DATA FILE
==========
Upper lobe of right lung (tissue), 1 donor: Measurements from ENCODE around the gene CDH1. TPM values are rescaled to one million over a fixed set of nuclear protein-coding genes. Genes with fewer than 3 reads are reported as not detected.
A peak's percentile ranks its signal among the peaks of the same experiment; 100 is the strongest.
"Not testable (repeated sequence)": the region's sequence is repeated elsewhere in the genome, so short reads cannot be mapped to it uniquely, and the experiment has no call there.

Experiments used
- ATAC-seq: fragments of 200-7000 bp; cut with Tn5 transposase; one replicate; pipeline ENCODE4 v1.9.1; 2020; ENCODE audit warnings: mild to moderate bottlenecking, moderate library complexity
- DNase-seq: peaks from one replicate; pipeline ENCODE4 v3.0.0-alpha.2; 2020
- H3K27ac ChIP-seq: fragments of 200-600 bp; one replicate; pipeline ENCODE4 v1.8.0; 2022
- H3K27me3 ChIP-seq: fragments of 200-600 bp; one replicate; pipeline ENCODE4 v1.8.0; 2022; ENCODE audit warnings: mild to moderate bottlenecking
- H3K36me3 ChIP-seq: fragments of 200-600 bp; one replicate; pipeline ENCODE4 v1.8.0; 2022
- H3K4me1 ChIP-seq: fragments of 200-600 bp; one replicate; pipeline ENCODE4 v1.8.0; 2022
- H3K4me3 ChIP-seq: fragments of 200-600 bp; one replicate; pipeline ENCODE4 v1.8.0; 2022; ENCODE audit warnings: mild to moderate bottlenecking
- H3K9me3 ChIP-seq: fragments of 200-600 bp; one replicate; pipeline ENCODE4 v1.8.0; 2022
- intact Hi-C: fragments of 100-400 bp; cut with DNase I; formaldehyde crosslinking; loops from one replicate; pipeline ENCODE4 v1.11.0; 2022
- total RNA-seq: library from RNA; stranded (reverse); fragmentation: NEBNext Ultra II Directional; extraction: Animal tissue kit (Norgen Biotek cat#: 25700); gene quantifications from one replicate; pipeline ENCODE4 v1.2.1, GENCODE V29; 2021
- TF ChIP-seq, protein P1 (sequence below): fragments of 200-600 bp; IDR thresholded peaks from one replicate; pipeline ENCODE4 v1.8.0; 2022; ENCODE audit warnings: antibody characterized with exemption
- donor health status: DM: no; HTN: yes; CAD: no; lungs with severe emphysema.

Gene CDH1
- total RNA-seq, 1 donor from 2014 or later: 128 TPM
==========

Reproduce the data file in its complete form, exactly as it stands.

Upper lobe of right lung (tissue), 1 donor: Measurements from ENCODE around the gene CDH1. TPM values are rescaled to one million over a fixed set of nuclear protein-coding genes. Genes with fewer than 3 reads are reported as not detected.
A peak's percentile ranks its signal among the peaks of the same experiment; 100 is the strongest.
"Not testable (repeated sequence)": the region's sequence is repeated elsewhere in the genome, so short reads cannot be mapped to it uniquely, and the experiment has no call there.

Experiments used
- ATAC-seq: fragments of 200-7000 bp; cut with Tn5 transposase; one replicate; pipeline ENCODE4 v1.9.1; 2020; ENCODE audit warnings: mild to moderate bottlenecking, moderate library complexity
- DNase-seq: peaks from one replicate; pipeline ENCODE4 v3.0.0-alpha.2; 2020
- H3K27ac ChIP-seq: fragments of 200-600 bp; one replicate; pipeline ENCODE4 v1.8.0; 2022
- H3K27me3 ChIP-seq: fragments of 200-600 bp; one replicate; pipeline ENCODE4 v1.8.0; 2022; ENCODE audit warnings: mild to moderate bottlenecking
- H3K36me3 ChIP-seq: fragments of 200-600 bp; one replicate; pipeline ENCODE4 v1.8.0; 2022
- H3K4me1 ChIP-seq: fragments of 200-600 bp; one replicate; pipeline ENCODE4 v1.8.0; 2022
- H3K4me3 ChIP-seq: fragments of 200-600 bp; one replicate; pipeline ENCODE4 v1.8.0; 2022; ENCODE audit warnings: mild to moderate bottlenecking
- H3K9me3 ChIP-seq: fragments of 200-600 bp; one replicate; pipeline ENCODE4 v1.8.0; 2022
- intact Hi-C: fragments of 100-400 bp; cut with DNase I; formaldehyde crosslinking; loops from one replicate; pipeline ENCODE4 v1.11.0; 2022
- total RNA-seq: library from RNA; stranded (reverse); fragmentation: NEBNext Ultra II Directional; extraction: Animal tissue kit (Norgen Biotek cat#: 25700); gene quantifications from one replicate; pipeline ENCODE4 v1.2.1, GENCODE V29; 2021
- TF ChIP-seq, protein P1 (sequence below): fragments of 200-600 bp; IDR thresholded peaks from one replicate; pipeline ENCODE4 v1.8.0; 2022; ENCODE audit warnings: antibody characterized with exemption
- donor health status: DM: no; HTN: yes; CAD: no; lungs with severe emphysema.

Gene CDH1
- total RNA-seq, 1 donor from 2014 or later: 128 TPM